As with all types of malware, ransomware can be prevented by being careful of what programs you download and execute. Once you run a ransomware program, it will be highly difficult to decrypt the data. A best practice here is to always backup your most important files.

10. Keyloggers

Keyloggers are malicious software that record all the information typed on a keyboard. Although they may seem harmless because these types of malware are not affecting any files, they are a serious threat.

By recording the keystrokes on your computer, attackers can find out your usernames and passwords, PIN codes, and credit card data. Further, they can use this information to steal money from your account.

Keyloggers are usually installed by using the phishing technique to convince the victim to download a file that contains a Trojan virus. Common ways to receive such files are emails, chats, social networks, and P2P networks.

One important aspect to mention is that keyloggers can't record what's typed by using a virtual keyboard.

11. Grayware

Grayware refers to potentially unwanted programs. At first sight, it's not as malicious as other types of malware threats, but it is highly annoying and can turn out to be harmful.

Grayware infections can spam you with pop-up ads, making your device slower, or can even track your online activity. And even if they don't directly affect your system and files, they cause security issues and vulnerabilities, creating a great opportunity for other forms of malware to get into your computer.

There are two common types of grayware: adware/malware and spyware.

Adware / Madware

This type of grayware is designed to make money from spamming you with advertising. It's called Adware when it's on a computer and Madware when it's on a mobile device.

Adware/madware will show you ads, often in the form of pop-ups, and usually, you are not able to close them. They are becoming more and more popular on mobile devices. Not only they are annoying, but they can cause your device to crash.


As the name suggests, spyware is a software designed to spy on your online behavior. The goal is to collect information about your internet activities to further send you adware.

Grayware software is the easiest to remove from a computer because it is not designed to cause as much harm as other types of malware.

Best practices to prevent malware

Install an antivirus/antimalware software

You should never use the internet without installing an antivirus software. Always keep it updated as new types of malware are born every day.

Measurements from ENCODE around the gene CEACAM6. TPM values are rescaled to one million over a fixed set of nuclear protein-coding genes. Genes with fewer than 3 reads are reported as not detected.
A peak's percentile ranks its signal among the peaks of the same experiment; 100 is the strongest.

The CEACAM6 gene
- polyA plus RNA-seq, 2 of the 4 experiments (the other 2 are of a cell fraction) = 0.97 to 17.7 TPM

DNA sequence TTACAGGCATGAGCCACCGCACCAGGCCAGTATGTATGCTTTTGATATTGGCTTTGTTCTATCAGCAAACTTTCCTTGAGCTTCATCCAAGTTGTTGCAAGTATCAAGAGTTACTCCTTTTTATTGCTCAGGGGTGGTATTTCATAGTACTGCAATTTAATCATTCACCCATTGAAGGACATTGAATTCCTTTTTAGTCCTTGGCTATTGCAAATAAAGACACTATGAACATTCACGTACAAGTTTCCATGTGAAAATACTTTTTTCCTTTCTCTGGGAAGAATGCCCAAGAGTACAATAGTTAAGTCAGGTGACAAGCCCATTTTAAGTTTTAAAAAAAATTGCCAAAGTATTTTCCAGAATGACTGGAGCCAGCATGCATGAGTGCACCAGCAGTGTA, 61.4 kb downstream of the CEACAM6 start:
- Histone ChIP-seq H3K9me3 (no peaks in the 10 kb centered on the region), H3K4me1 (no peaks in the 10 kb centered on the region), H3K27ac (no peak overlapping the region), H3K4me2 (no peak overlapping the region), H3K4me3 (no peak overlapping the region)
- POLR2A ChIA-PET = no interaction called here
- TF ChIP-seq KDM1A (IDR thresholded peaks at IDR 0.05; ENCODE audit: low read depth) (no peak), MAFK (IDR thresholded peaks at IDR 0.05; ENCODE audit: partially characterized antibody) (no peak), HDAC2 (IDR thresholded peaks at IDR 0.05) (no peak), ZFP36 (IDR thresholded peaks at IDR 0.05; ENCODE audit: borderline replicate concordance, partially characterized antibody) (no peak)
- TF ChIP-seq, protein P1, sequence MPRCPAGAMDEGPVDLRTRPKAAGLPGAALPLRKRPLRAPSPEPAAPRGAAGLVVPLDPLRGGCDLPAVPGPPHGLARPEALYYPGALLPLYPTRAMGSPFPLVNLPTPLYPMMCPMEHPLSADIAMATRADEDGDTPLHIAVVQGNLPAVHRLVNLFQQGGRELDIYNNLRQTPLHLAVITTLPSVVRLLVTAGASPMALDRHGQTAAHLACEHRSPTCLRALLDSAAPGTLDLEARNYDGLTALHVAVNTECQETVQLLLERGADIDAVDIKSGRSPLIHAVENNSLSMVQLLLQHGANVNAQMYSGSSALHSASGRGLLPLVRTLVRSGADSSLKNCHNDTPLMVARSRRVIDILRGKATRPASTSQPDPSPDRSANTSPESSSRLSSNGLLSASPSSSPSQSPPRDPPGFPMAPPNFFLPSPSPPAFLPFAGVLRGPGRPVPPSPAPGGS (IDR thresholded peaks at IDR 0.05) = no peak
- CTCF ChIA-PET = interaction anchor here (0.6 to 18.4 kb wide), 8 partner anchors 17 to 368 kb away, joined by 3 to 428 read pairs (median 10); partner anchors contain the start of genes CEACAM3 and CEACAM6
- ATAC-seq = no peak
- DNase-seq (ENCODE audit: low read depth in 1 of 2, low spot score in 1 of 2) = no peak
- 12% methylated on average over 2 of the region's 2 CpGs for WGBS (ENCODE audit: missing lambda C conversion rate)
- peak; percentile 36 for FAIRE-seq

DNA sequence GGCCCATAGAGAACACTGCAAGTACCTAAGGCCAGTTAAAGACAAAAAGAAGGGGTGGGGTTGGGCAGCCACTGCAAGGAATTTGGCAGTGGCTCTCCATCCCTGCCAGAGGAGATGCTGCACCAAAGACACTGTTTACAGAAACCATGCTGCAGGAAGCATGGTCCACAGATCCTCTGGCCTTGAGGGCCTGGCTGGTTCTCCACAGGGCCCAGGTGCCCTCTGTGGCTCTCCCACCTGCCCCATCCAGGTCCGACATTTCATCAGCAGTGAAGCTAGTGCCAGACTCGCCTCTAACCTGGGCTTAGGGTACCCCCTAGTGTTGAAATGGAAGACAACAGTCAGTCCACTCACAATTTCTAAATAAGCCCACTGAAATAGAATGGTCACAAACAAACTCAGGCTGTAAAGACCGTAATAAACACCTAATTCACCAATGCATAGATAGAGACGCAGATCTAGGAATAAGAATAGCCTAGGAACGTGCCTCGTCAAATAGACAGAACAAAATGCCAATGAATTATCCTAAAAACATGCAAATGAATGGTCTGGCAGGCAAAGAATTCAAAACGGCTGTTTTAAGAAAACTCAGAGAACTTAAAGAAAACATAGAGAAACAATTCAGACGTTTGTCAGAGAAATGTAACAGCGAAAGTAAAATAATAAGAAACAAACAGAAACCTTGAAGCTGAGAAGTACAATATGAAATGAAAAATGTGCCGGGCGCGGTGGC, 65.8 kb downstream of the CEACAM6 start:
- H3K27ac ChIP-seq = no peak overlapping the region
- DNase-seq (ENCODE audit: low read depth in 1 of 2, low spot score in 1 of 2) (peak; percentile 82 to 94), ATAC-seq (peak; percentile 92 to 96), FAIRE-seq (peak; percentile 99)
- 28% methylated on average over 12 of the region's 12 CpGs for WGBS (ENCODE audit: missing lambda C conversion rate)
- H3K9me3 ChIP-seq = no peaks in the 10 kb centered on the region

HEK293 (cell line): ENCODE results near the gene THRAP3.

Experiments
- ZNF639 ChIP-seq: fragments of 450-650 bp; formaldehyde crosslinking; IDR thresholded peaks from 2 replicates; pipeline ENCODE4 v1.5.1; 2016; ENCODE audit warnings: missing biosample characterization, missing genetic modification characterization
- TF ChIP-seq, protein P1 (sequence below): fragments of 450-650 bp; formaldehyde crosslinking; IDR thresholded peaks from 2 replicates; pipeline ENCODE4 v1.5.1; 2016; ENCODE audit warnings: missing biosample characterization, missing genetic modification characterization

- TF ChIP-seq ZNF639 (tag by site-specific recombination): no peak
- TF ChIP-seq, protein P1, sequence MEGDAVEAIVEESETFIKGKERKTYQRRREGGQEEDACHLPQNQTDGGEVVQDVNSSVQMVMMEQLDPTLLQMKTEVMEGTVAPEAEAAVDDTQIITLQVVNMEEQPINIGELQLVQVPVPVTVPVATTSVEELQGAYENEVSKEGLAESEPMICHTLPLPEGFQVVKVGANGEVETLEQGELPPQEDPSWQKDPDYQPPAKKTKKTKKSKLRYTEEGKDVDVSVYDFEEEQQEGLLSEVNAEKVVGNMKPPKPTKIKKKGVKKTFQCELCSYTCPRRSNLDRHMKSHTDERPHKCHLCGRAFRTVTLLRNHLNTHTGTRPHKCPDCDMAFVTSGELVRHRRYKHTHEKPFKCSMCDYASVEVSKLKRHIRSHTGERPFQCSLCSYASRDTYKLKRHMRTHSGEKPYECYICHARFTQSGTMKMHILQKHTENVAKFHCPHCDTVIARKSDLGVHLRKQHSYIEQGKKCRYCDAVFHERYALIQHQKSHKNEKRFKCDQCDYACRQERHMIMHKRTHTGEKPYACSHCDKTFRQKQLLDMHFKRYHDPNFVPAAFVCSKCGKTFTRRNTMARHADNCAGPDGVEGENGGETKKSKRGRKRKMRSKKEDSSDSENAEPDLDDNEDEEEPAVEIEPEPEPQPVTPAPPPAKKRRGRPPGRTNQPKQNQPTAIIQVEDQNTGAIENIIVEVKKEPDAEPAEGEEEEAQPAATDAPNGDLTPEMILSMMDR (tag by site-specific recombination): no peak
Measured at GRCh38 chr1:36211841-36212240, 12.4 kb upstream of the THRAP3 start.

Remember to scan your computer

Once you install an antivirus program, don't forget to scan your computer regularly. Once a week is a good rule of thumbs.

Update your operating system

It doesn't matter what operating system you use, you should always keep it up to date. With every update, OS developers issue security patches and fix security leaks.

Don't click just on anything

Avoid clicking on the links or downloading attachments in emails from people you don't know. Also, be careful when you download files from websites. If you're not sure the website is thrust worthy, scan the file you're about to download before you run it.

Backup your data

You should always backup your files, especially those important ones. Ideally, you should back up important data on an offline storage such as an external hard drive.

Make sure the network is secure

A poor WiFi connection is a high vulnerability for attacks. Properly securing the WiFi network is a key step in malware protection. Make sure your connection requires authentication and the password is strong, and use WPA or WPA2 encryption.

If you travel a lot or work remotely from coffee shops or hotels, you should know that public WiFis are one of the hackers' favorite spots for targeting victims for cyber attacks. Public WiFi networks are poorly secured and attackers can easily get access to your device and infect it with different types of malware.

To keep yourself safe when connecting from public places, using a VPN service is one of the best practices.

Diana Soare